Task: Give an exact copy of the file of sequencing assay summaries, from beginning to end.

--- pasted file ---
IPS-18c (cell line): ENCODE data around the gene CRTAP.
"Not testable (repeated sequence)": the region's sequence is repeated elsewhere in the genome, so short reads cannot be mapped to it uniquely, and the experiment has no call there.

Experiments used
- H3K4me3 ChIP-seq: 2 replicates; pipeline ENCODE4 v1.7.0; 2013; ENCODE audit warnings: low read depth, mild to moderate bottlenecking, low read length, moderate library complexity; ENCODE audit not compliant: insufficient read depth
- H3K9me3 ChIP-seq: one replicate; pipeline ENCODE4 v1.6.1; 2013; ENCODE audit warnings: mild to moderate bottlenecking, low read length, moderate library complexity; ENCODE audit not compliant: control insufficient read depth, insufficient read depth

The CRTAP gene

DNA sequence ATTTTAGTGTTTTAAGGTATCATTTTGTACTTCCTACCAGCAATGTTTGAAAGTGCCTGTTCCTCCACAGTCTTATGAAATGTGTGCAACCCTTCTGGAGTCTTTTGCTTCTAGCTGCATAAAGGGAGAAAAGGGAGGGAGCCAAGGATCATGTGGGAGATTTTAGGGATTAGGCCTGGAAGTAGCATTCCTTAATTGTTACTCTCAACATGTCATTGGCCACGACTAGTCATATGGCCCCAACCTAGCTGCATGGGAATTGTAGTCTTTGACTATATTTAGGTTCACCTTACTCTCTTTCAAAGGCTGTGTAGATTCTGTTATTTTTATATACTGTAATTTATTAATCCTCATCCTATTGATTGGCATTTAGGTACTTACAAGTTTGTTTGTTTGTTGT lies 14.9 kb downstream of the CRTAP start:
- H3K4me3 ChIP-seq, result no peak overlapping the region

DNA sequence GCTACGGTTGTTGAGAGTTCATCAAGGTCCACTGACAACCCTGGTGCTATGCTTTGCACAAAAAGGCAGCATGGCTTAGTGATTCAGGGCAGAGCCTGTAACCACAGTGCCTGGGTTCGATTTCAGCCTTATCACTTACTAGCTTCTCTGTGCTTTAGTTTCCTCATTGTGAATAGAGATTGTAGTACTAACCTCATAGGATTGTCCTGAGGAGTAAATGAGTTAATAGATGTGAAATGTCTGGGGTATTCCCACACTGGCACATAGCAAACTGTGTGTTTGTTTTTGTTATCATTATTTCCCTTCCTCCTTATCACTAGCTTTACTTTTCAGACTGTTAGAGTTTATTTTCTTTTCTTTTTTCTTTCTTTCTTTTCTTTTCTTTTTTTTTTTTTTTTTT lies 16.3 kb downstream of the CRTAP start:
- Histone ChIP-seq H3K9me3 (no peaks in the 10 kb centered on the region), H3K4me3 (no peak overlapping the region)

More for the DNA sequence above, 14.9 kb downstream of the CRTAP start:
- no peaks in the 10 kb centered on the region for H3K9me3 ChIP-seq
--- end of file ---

IPS-18c (cell line): ENCODE data around the gene CRTAP.
"Not testable (repeated sequence)": the region's sequence is repeated elsewhere in the genome, so short reads cannot be mapped to it uniquely, and the experiment has no call there.

Experiments used
- H3K4me3 ChIP-seq: 2 replicates; pipeline ENCODE4 v1.7.0; 2013; ENCODE audit warnings: low read depth, mild to moderate bottlenecking, low read length, moderate library complexity; ENCODE audit not compliant: insufficient read depth
- H3K9me3 ChIP-seq: one replicate; pipeline ENCODE4 v1.6.1; 2013; ENCODE audit warnings: mild to moderate bottlenecking, low read length, moderate library complexity; ENCODE audit not compliant: control insufficient read depth, insufficient read depth

The CRTAP gene

DNA sequence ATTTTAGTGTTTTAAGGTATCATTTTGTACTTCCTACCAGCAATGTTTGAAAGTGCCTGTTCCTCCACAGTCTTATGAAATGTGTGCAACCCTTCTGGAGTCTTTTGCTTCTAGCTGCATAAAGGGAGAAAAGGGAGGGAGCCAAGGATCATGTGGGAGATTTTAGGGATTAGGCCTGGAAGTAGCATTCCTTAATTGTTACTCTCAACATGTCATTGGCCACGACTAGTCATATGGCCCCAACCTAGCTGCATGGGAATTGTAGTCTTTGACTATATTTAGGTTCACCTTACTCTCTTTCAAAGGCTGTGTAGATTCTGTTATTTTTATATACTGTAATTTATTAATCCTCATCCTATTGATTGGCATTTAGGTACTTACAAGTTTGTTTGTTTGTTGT lies 14.9 kb downstream of the CRTAP start:
- H3K4me3 ChIP-seq, result no peak overlapping the region

DNA sequence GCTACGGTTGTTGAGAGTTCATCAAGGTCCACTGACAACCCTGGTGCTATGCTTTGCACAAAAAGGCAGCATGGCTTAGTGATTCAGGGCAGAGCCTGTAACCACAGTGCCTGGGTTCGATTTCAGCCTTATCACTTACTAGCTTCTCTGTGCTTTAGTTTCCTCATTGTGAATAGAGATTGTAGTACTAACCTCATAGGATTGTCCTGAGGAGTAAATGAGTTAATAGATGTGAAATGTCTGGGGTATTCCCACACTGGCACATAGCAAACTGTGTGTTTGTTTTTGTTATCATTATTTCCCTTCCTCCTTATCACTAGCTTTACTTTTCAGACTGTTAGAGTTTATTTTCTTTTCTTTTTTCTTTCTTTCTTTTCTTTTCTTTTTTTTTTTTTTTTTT lies 16.3 kb downstream of the CRTAP start:
- Histone ChIP-seq H3K9me3 (no peaks in the 10 kb centered on the region), H3K4me3 (no peak overlapping the region)

More for the DNA sequence above, 14.9 kb downstream of the CRTAP start:
- no peaks in the 10 kb centered on the region for H3K9me3 ChIP-seq